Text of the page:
Meanwhile, the male partner of another couple steals his partner’s ability to speak, as demonstrated by movements where he closes off her throat.
The costuming of the male dancers leaves something to be desired. Their baggy, all-black costumes do not accentuate their bodies or lines. However, the piece is quite compelling and the lasting image of the two female dancers rolling their bodies upstage while their angels of death follow them is indeed haunting.
This is a beautiful piece featuring a beautiful couple. Danced by Alexis Fletcher and Scott Fowler, this Latin-inspired piece, set to music sung by Lhasa, is perhaps positioned as a past memory of a relationship. The program’s description “Even if we wanted to, it is impossible to change fate as it has already been written”, explains the abrupt black out near the beginning of the piece – because when the lights return, it feels as though we are watching a retelling of a story.
The choreography in this piece is characterized by a determination to capture every note of music at all costs by utilizing every limb of the body. Whether it’s a finger movement, or a bend of a knee while lying on one’s stomach, there’s a curious mission here to take advantage of every musical opportunity. Even at the end of the piece, when the music has concluded, the dancers carry-on, with Fletcher’s breath serving as the percussive rhythm they follow.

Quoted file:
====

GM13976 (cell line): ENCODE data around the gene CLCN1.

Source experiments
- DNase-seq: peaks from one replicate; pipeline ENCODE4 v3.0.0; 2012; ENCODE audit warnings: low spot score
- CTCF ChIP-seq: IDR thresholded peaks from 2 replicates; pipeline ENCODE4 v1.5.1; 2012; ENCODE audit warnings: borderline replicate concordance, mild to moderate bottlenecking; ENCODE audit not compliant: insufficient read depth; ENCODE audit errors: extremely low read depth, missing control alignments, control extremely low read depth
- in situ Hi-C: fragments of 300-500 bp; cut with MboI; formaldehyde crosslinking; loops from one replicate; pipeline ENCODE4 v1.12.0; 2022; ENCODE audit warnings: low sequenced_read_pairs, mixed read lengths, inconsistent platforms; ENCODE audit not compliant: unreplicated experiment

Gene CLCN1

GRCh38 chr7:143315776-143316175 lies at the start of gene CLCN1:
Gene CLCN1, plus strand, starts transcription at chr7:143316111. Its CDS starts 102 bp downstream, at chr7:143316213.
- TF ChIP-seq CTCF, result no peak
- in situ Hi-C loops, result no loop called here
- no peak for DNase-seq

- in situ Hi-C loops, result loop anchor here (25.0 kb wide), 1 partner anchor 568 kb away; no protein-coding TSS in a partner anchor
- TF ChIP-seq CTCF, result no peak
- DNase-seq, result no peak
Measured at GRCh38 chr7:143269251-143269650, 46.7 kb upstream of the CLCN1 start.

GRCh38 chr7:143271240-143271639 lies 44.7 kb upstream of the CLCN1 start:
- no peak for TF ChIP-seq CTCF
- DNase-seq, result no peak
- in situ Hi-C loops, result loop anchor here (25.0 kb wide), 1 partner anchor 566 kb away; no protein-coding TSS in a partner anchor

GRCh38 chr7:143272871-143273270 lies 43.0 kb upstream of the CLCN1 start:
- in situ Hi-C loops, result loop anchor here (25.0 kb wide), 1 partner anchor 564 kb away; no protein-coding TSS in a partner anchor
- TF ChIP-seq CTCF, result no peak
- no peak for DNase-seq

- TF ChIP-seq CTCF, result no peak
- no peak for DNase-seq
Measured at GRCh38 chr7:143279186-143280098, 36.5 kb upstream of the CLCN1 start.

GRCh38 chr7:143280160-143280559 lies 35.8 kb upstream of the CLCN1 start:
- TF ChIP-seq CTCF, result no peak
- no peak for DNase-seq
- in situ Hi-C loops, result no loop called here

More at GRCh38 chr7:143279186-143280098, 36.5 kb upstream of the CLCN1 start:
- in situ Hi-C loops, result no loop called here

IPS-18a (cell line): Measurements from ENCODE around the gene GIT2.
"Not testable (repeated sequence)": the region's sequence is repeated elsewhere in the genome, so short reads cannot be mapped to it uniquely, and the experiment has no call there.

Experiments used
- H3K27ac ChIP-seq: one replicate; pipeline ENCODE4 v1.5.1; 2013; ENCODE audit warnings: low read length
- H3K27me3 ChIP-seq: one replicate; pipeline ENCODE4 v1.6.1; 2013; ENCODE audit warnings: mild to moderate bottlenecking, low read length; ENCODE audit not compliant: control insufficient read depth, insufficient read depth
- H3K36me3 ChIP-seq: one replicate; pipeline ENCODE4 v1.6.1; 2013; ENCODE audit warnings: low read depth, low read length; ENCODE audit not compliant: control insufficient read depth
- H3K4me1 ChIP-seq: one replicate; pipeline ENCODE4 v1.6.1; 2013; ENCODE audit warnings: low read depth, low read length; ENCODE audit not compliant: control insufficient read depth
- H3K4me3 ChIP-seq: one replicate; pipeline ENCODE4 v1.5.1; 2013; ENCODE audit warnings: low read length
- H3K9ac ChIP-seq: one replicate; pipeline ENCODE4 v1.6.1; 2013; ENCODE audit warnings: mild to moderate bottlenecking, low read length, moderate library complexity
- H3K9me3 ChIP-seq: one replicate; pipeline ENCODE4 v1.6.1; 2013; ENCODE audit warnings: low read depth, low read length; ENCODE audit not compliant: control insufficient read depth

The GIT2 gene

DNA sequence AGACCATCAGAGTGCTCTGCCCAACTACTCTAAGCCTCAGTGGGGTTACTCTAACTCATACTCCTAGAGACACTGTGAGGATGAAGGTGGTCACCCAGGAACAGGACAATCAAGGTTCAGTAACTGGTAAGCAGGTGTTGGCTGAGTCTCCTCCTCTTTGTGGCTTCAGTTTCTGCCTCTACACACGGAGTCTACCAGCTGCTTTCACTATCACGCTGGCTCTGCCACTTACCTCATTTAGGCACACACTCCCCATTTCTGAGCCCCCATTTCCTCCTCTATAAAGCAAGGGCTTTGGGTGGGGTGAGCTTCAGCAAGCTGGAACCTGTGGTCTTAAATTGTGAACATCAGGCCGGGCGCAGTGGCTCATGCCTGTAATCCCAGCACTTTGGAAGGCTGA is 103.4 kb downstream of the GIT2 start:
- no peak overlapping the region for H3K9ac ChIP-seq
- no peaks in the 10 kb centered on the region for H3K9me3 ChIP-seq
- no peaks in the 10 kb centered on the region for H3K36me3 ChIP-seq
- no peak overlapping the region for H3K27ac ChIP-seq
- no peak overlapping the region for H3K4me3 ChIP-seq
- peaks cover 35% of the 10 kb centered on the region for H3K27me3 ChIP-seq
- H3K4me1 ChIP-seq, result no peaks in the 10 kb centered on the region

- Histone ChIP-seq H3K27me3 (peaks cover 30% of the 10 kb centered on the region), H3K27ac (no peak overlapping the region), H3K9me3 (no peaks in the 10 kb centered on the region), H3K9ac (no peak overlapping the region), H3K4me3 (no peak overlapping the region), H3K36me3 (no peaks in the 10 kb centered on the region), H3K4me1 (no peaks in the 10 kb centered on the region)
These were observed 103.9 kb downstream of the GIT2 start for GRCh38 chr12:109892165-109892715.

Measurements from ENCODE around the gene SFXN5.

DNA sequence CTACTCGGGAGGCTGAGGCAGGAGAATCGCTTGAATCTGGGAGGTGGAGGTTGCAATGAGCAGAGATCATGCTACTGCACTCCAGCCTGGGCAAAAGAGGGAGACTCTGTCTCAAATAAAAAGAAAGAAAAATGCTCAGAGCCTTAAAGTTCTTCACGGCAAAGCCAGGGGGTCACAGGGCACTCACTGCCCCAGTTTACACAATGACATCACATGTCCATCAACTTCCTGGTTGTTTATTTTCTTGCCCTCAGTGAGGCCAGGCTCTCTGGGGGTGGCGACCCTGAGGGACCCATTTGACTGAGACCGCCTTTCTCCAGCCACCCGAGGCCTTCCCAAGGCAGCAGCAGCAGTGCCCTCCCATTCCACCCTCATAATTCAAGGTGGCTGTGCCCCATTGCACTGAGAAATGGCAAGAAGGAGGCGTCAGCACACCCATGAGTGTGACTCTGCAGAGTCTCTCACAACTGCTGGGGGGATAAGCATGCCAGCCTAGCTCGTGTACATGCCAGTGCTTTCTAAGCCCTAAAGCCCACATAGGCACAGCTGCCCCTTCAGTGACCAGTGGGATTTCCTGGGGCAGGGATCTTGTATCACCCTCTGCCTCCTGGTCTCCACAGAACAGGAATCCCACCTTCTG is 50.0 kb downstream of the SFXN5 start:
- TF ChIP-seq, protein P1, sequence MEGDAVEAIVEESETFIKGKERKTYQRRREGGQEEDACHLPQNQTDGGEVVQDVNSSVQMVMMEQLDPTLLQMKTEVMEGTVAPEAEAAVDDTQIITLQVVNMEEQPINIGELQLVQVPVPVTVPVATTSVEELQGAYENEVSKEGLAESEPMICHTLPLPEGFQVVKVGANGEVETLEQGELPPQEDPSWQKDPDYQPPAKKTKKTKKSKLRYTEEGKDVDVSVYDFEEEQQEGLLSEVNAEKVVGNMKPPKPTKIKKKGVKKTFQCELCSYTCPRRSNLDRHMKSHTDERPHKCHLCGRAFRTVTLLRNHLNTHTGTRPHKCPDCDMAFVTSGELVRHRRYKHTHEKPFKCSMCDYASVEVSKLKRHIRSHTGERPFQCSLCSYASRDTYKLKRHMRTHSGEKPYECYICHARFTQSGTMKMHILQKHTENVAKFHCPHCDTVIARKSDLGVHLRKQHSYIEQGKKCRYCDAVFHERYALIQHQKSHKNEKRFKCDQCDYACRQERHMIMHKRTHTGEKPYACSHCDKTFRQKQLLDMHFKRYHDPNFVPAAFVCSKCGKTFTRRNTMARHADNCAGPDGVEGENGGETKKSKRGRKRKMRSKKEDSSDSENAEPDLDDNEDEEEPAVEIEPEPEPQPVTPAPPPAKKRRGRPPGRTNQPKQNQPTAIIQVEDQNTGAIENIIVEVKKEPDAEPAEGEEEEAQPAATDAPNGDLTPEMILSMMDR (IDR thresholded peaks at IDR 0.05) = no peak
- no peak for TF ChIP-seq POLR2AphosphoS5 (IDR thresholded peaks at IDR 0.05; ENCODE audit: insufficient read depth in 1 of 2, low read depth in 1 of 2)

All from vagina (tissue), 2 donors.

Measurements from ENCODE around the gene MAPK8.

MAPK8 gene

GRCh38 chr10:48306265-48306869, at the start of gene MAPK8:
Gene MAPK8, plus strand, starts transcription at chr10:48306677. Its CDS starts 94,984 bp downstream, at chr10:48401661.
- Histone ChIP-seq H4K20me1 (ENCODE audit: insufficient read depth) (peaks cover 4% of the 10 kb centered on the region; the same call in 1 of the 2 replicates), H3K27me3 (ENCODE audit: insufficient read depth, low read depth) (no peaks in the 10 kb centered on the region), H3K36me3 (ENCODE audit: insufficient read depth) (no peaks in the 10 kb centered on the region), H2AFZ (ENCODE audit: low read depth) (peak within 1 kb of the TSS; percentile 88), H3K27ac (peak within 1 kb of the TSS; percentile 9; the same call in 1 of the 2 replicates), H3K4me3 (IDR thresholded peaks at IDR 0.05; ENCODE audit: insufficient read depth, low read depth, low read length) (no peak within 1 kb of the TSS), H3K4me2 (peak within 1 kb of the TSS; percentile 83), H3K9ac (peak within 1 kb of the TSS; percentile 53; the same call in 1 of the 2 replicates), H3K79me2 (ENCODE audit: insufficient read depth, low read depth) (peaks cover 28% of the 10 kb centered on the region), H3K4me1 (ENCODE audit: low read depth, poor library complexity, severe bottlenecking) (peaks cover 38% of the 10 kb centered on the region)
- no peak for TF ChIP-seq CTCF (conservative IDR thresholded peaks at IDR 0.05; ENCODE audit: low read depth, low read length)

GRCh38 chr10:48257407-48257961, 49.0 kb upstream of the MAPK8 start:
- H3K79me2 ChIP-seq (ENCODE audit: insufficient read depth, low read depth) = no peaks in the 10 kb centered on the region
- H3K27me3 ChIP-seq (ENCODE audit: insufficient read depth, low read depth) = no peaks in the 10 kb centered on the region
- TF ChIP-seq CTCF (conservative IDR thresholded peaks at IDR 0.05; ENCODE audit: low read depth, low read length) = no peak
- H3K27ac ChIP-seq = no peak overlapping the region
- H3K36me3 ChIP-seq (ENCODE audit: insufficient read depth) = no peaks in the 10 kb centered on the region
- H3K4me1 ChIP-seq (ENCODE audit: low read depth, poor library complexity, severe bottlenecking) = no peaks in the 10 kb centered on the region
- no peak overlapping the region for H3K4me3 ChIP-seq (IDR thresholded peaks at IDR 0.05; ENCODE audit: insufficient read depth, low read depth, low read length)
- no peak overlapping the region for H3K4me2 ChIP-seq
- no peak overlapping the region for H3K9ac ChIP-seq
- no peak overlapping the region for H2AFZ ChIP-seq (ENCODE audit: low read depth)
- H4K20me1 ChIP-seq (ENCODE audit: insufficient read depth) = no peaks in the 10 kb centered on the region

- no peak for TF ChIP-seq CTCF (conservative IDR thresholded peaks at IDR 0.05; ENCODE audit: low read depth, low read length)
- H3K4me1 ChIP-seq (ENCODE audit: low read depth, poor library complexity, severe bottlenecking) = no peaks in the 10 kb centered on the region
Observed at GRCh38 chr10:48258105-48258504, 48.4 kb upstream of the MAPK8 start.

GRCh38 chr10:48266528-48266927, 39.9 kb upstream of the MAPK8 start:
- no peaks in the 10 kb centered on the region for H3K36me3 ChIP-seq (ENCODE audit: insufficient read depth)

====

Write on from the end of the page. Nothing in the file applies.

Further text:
Fletcher and Fowler dance together with sensual passion and leave the audience hungry for more as the lights dim.
This grand finale to Program 1 is a rousing, delightful artistic showpiece. The dance starts off with the wonderful vision of the ensemble’s silhouettes accentuated against James Proudfoot’s glamourous lighting.
Dressed in very cute World War 2-era army/navy costumes, the dancers groove their way through Soto’s Fosse-inspired choreography, with very strong shades of “Rich Man’s Frug” from Sweet Charity. The musical selection with vocals are in French, helping to give the piece a European vibe. Humour is everywhere in this piece. For example, the movements, especially the ends and beginnings of sections overflow with melodramatic, almost cartoon-like characterization – reminiscent of silent movies.
Like the opening piece, Beginning After, the costuming is uniform for both the male and female dancers, which allow for some fun intermingling with the genders in certain sections, such as when Gilbert Small pops out of an ensemble of female dancers and bursts into his entertaining solo.
The female dancers display beautiful feminine qualities in this piece and great control throughout when they extend their legs in seconde position, sometimes to allow for other dancers to run underneath their legs. The male dancers are very sexy, displaying fantastic masculine, athletic skills and brilliant style. Near the end of the piece, two male dancers hit arabesque lines that are stunningly impressive.
The piece inventively concludes with one dancer taking off his hat and bowing his head towards the stage before exiting, reminiscent of Fosse’s “Mr. Bojangles” piece.
Ballet BC's Program 1 runs at the Queen Elizabeth Theatre until November 5. Visit Ballet BC's website for ticket information.